In this study, we interviewed 292 mothers (between 18 and 47 years old) living in disadvantaged neighborhoods in a medium-sized city in Germany. The status of “disadvantaged” was based on at least one parent meeting one or more of these requirements: low levels of education (no formal schooling beyond secondary school or no vocational school), low family income (unemployed or low-wage earner), or being an immigrant or child of an immigrant. We spoke to them both before and after delivery, asking about their demographic information (e.g., education level, migration background, previous childbirth experience), how well they felt supported by their social environment, and whether they participated in professional social support programs (e.g., birth preparation or parenting classes). We measured their sense of parental self-efficacy using an established questionnaire, with questions targeting mothers’ beliefs about their own parenting knowledge and associated feelings.

Our findings

Although the regions where the mothers in our study lived offered free support programs for all pregnant women and women with young children, only about half took advantage of these services. These were mostly first-time mothers and mothers without a migration background. Not only were these mothers more likely to seek formal support, but they also benefited the most from participating in such programs, showing the greatest increases in maternal self-efficacy/confidence between pregnancy and the early months after childbirth.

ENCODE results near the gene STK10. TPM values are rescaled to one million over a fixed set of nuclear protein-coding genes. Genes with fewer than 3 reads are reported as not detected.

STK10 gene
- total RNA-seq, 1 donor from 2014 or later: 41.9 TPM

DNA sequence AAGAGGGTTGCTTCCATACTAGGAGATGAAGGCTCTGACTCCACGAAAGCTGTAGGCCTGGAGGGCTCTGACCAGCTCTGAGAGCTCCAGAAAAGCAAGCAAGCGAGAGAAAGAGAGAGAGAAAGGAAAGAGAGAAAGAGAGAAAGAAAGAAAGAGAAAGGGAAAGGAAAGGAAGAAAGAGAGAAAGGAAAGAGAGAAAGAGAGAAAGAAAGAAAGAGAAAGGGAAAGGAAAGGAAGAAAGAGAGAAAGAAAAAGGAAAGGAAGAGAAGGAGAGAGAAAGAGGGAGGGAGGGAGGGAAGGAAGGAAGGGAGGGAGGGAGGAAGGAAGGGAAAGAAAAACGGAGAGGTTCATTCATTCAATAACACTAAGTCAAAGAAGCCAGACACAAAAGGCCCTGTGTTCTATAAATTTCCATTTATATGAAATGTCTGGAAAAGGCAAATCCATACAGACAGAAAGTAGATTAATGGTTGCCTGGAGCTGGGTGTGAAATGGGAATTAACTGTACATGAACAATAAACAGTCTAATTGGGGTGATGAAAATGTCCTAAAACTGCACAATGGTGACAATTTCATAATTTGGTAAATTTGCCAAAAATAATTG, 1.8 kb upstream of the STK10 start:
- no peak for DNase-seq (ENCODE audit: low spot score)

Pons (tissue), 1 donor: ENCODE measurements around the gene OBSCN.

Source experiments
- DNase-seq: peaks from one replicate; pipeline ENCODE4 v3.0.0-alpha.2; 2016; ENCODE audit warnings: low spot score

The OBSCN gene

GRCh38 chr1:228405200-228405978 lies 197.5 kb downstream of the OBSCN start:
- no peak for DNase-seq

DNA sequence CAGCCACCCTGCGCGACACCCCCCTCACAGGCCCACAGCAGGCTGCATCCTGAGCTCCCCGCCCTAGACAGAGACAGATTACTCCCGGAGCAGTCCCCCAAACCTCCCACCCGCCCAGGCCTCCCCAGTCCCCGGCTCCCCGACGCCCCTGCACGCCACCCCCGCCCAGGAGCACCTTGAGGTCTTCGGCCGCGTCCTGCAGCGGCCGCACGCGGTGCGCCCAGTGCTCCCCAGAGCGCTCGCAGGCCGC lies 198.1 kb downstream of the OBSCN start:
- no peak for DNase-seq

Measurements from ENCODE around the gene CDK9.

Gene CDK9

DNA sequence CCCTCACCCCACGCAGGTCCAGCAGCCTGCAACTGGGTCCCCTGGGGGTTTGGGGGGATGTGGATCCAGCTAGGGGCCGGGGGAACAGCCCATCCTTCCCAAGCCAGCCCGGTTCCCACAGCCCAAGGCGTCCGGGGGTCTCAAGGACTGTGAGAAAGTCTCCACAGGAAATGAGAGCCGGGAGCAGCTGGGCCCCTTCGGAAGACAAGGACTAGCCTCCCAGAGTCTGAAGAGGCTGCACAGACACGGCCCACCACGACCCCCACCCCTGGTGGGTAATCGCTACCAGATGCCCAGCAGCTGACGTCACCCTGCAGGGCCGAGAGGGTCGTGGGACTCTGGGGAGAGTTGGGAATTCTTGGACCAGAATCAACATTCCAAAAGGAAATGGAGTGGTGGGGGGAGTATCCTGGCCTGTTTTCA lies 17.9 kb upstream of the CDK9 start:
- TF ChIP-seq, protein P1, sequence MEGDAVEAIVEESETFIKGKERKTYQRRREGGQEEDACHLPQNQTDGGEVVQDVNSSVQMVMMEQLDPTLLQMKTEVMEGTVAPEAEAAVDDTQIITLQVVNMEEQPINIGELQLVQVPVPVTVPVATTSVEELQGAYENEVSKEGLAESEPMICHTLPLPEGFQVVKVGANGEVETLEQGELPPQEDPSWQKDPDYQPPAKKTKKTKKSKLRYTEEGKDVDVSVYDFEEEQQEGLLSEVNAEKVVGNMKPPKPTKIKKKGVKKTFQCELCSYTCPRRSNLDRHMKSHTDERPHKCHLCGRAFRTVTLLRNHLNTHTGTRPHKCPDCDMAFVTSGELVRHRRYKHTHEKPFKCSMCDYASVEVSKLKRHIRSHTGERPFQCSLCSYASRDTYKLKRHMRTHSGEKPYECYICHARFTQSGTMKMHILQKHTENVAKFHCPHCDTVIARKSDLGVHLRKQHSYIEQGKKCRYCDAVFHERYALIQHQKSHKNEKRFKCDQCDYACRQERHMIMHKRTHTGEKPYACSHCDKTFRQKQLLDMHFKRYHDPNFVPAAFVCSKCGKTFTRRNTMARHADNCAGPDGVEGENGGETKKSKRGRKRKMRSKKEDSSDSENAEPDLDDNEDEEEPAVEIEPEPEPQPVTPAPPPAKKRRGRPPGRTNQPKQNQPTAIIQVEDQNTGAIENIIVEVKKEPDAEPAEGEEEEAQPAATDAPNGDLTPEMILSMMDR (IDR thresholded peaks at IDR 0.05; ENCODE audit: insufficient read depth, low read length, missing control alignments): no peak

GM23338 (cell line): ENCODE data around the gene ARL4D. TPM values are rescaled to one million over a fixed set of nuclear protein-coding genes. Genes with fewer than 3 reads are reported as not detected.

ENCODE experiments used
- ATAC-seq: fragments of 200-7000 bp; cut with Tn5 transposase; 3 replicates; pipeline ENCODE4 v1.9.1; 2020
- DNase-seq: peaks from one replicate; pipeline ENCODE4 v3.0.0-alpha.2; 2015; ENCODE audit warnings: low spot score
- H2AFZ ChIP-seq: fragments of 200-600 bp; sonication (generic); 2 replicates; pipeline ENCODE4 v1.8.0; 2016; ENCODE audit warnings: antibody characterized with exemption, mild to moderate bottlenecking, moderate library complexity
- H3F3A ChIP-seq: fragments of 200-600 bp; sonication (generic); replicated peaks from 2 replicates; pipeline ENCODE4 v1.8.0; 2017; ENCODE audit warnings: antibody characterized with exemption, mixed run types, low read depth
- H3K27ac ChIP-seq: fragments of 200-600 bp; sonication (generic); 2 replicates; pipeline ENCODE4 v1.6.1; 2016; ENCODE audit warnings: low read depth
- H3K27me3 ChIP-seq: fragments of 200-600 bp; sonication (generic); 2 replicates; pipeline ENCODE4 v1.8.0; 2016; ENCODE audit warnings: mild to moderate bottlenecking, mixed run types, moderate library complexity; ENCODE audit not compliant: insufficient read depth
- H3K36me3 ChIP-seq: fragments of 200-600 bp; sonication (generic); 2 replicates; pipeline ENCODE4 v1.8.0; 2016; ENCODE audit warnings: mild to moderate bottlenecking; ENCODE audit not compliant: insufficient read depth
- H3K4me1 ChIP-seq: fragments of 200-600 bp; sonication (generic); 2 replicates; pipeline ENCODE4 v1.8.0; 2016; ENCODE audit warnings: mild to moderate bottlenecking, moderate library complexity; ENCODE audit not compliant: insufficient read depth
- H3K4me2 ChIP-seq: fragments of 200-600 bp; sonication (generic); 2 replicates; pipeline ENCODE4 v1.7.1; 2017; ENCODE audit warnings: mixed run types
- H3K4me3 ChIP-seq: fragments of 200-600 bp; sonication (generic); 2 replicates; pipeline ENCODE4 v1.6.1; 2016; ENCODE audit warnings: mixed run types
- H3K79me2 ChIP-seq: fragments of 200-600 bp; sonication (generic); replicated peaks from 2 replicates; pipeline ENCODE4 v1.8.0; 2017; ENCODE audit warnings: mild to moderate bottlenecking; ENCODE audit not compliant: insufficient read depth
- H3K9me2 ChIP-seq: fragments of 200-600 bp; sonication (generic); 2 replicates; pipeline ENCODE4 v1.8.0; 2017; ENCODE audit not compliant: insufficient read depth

Our suggestions

Based on our findings, communities should make sure that expectant mothers are informed about the social support programs and classes that are available and we should encourage them to participate. For instance, in Germany, many municipalities offer prenatal and postnatal support programs for mothers free of charge. In these programs, mothers can get to know each other, share experiences and engage in peer mentoring, and receive information from a professional (e.g., midwife). These types of programs are promising ways to increase maternal self-efficacy, which can then have long-term positive effects on both parenting practices and children’s behavior.

Confident parents

Support programs that demonstrate success in improving parenting confidence are becoming increasingly popular. Photo by RDNE Stock project on Pexels.

Municipalities should increase efforts to ensure that all mothers can access these kinds of services. Making the programs free is one step; however, communicating about the programs and making them accessible to a diverse network of women and families involves further steps. For example, some foreign-born mothers, especially those who have recently immigrated, do not know about these services, and many are hesitant to participate because of language barriers. However, although the first step may be difficult, many mothers who participate report that these programs can be both enjoyable and helpful in terms of gaining parenting knowledge and confidence.

By connecting women to accessible support programs, communities can pave the way for a healthy parent-child relationship and help give each child the best possible start in life.